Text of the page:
FOR IMMEDIATE RELEASE- December 28, 2016
Philadelphia, PA- For the first time, a Pennsylvania appellate court has recognized civil unions. An appeal filed in the Superior Court by Freyda Neyman of Philadelphia and her attorneys, Tiffany L. Palmer of Jerner & Palmer, P.C., and Thomas W. Ude, Jr. of Mazzoni Center Legal Services, urged the Court to find that the Court of Common Pleas Family Division has jurisdiction to hear a civil union dissolution case and permit it to proceed on the same basis as a divorce action. Today, the Superior Court agreed.
In June 2014, after the Whitewood v. Wolf decision that brought marriage equality to Pennsylvania, Freyda filed a Complaint in Philadelphia family court, seeking an uncontested dissolution of her civil union on the same basis as a divorce action. On June 19, 2015, the trial court dismissed the complaint, stating that the Family Division does not have jurisdiction over civil unions. Freyda’s uncontested appeal followed. Briefs were filed April 5, 2016 and the case was argued by R. Barrett Marshall, Esq. of the Mazzoni Center on July 20, 2016. Susan Sommer, Esquire of Lambda Legal filed an Amicus Curiae brief in support of Freyda’s case.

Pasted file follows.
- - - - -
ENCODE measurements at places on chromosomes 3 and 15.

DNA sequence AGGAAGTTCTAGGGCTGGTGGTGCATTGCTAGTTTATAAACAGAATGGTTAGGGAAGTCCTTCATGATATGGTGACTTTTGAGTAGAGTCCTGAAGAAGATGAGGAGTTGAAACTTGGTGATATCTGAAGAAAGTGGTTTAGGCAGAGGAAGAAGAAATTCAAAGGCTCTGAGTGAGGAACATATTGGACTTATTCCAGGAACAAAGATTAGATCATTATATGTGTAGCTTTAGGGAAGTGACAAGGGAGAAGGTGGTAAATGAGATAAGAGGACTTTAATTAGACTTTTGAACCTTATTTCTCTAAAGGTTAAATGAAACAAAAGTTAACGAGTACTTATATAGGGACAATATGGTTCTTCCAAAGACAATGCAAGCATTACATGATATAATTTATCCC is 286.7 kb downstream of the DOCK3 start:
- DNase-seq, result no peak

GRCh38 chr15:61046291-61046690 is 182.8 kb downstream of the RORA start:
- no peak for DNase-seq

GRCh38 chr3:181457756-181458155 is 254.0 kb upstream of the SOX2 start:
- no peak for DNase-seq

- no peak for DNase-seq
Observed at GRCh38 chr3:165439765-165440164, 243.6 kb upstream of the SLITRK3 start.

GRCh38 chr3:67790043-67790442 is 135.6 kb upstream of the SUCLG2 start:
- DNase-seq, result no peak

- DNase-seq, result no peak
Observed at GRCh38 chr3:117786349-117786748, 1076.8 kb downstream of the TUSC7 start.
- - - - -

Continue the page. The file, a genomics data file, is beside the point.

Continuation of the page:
The Pennsylvania Superior Court’s unanimous opinion issued today in Neyman v. Buckley held that, “[A] Vermont civil union creates the functional equivalent of marriage for purposes of dissolution and … the trial court erred in dismissing the complaint.” Further, the Court held that civil union dissolutions may proceed though Family Court. “The family court division possesses the expertise and the unique toolbox available, via the Pennsylvania Divorce Code, necessary to resolve the intimate and complex domestic matters likely to be at issue incident to the dissolution of a Vermont civil union, such as equitable distribution, child custody, and support. These benefits and obligations of marriage are the precise legal protections explicitly provided under Vermont’s civil union statute and exactly what the parties knowingly accepted when they entered into a Vermont civil union.”
Civil unions were created as a separate marital status for same-sex couples in a number of states across the county prior to same-sex marriage becoming available nationwide. Freyda and her former partner were both Pennsylvania residents when they travelled to Vermont in July 2002 to enter into a civil union. At the time, same-sex marriage was not available anywhere in the United States.
“This decision is important to Freyda and to the many other Pennsylvanians whose civil unions far outlasted their actual relationships. They will now finally be able to obtain court decrees that bring those unions to a recognizable end,” said Ude. “Civil unions created a second-class marital status that has placed people like Freyda in a legal limbo,” said Palmer. “Treating civil unions as marriages when people seek to dissolve them is a logical way to provide uniformity as to how courts will handle these cases. We are thrilled that the court agreed,” added Palmer.
Read the full opinion here.
CONTACT: Tiffany Palmer- Jerner & Palmer, P.C., 215-843-6041, email@example.com